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Ministry says more info needed for Ivermectin use in COVID-19 patients

THE Ministry of Health & Wellness says that, after spending a considerable amount of time reviewing the available data, there is not enough information to recommend for or against the anti-parasitic drug Ivermectin for use in COVID-19 treatment.

Some medical doctors have been pushing for the use of the drug to treat COVID-19 patients and have criticised the ministry for what they claim has been a near two-month delay in approving procurement of the drug.

“There has been extensive review of Ivermectin use in COVID-19 by recognised bodies such as the National Institutes of Health in the United States and the US Food and Drug Administration (FDA) and have concluded that there is not enough evidence to recommend for or against. The World Health Organization/Pan American Health Organization (WHO/ PAHO) also indicated that more clinical studies are needed,” a ministry release said yesterday.

“The Ministry of Health and Wellness has a responsibility to ensure that recommendations given from a policy level regarding medicines and therapeutics includes medicines with proven safety, effectiveness and efficacy. The use of unproven drugs can lead to a waste of resources, harmful effects, and can also reduce availability of the drug for its recommended use,” the release quoted Chief Medical Officer Dr Jacquiline Bisasor McKenzie.

The ministry added that, although there is mounting pressure both locally and internationally from medical professionals as well as other private sector organisations for national regulatory authorities to provide approval for Ivermectin to be used in COVID-19 as a policy directive, the Ministry of Health and Wellness awaits the outcome of several large scale studies that are currently ongoing to provide further guidance on safety and efficacy.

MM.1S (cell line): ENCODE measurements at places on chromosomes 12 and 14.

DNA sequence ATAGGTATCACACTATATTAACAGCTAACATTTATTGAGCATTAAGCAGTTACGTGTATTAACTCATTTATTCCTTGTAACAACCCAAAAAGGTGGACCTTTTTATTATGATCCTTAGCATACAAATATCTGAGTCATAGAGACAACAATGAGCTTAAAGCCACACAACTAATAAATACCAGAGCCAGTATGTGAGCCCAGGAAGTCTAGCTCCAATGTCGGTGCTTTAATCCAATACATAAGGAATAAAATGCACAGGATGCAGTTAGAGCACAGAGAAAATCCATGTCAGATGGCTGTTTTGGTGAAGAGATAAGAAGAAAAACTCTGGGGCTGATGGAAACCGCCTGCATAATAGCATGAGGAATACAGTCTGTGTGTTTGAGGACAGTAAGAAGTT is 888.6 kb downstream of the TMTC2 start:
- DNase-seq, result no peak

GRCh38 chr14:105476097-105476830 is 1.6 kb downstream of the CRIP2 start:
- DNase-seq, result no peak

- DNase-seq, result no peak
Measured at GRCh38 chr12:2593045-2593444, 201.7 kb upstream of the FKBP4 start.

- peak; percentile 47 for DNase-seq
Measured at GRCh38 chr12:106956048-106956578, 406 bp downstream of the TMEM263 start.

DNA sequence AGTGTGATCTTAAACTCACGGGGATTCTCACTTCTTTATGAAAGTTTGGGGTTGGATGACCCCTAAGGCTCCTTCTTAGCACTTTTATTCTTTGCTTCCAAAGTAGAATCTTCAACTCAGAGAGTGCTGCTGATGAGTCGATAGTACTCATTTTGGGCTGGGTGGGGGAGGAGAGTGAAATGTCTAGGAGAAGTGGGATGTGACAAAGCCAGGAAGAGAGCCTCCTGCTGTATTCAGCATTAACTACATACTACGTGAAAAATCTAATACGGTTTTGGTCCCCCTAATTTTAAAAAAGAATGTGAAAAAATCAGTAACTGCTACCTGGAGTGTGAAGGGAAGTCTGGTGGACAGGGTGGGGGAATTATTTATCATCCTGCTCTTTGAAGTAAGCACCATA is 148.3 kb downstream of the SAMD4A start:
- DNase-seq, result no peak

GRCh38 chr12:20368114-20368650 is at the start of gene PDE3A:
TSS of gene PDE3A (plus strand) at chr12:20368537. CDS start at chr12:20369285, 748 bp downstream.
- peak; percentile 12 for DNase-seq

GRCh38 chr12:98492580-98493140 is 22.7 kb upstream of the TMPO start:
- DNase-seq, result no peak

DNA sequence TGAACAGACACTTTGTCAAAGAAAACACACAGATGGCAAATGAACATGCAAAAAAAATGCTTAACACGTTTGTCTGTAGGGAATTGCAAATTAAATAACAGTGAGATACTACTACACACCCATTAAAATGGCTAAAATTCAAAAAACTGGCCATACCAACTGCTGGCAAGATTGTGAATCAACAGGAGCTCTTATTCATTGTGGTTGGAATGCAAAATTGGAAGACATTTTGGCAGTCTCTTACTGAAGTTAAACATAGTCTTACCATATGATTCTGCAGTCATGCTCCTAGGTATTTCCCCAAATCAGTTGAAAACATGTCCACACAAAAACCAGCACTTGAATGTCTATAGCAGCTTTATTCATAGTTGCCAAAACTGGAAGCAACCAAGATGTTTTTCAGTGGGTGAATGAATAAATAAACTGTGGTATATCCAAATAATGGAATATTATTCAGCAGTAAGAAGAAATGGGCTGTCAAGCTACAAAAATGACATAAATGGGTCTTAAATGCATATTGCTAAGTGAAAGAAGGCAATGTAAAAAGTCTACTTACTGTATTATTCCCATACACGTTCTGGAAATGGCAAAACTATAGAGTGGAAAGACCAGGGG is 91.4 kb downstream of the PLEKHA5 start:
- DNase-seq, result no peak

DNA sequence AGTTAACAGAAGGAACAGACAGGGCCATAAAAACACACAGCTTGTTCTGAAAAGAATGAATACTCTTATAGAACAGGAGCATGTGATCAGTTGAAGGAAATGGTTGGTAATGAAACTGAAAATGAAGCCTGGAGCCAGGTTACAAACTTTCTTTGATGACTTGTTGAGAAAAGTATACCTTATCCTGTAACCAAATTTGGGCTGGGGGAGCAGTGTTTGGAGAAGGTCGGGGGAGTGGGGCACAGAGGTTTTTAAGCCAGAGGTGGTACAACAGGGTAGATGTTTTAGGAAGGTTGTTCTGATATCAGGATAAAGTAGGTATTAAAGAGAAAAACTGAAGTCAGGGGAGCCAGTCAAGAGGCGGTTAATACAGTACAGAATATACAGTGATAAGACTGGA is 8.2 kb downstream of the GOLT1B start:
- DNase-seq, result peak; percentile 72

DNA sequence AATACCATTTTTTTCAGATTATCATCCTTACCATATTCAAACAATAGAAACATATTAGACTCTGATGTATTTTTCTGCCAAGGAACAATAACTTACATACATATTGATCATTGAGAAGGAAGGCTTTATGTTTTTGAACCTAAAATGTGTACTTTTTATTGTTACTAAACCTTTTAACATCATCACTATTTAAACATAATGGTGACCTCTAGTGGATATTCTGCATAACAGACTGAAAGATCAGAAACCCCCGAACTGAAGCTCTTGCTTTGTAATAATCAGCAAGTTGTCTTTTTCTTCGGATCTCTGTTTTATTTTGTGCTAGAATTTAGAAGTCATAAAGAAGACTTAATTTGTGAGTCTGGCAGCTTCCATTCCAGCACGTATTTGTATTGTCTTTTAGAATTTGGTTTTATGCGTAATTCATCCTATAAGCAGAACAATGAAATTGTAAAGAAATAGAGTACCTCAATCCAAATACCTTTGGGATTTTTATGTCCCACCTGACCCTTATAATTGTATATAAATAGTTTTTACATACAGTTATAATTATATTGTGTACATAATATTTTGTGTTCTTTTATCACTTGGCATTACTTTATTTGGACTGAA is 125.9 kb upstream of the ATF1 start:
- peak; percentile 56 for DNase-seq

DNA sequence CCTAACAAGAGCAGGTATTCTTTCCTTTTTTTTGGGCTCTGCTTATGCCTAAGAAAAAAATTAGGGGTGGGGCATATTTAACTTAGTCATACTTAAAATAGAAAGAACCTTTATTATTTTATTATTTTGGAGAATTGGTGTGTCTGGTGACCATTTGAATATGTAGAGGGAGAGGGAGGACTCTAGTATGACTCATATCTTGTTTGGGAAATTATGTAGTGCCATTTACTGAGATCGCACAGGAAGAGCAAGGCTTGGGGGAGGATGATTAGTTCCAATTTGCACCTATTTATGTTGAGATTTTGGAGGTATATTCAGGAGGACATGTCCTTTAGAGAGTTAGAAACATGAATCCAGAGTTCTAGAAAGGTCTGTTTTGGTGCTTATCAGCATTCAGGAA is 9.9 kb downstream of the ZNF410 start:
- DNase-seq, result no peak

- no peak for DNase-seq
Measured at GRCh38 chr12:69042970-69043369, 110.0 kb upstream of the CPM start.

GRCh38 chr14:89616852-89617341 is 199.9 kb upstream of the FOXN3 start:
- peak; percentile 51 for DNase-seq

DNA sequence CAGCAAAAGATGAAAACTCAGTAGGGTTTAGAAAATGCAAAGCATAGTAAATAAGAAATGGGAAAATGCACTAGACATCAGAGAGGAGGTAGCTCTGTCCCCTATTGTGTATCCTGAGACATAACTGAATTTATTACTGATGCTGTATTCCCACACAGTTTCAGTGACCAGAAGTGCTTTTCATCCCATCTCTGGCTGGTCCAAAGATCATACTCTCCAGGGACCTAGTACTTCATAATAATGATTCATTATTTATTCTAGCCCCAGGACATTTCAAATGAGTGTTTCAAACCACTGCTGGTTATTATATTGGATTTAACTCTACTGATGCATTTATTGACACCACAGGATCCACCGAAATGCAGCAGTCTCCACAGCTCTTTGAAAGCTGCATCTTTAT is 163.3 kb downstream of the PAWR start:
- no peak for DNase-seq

“The Ivermectin drug when used as labelled, as an anti-parasitic, has been found to be safe. We recognise, however, that in patient-doctor relationships some doctors and their patients are using the medication for treatment of COVID-19 based on the available information. This is ideally done in the framework of a clinical study. In these situations, there should be discussion and agreement between patient and doctor and appropriate documentation and follow-up,” Dr Bisasor-McKenzie said.

Said the release: “As for its availability of the drug in Jamaica, Ivermectin is currently recommended by the manufacturer for human and animal use as an anti-parasitic medication. There has been previously no demand for human use in Jamaica, and no preparation for human use is presently registered in the country. Animal preparations are not to be used in humans.

“Additionally, there has been no application for registration of the drug by any distributor and the ministry will process registration of the drug for its labelled use as an anti-parasitic once it receives an application.

“Where doctors choose to prescribe [it] for their patients, they must note that there is insufficient evidence to establish safety in pregnancy and safety in children. There is no paediatric data to support [use of] Ivermectin for COVID-19 in children; and an effective and safe dose for COVID-19 treatment has not been established through well-designed studies,” said the release.

Ivermectin is a US Food and Drug Administration-approved anti-parasitic drug that is used to treat several neglected tropical diseases, including onchocerciasis, helminthiases, and scabies.

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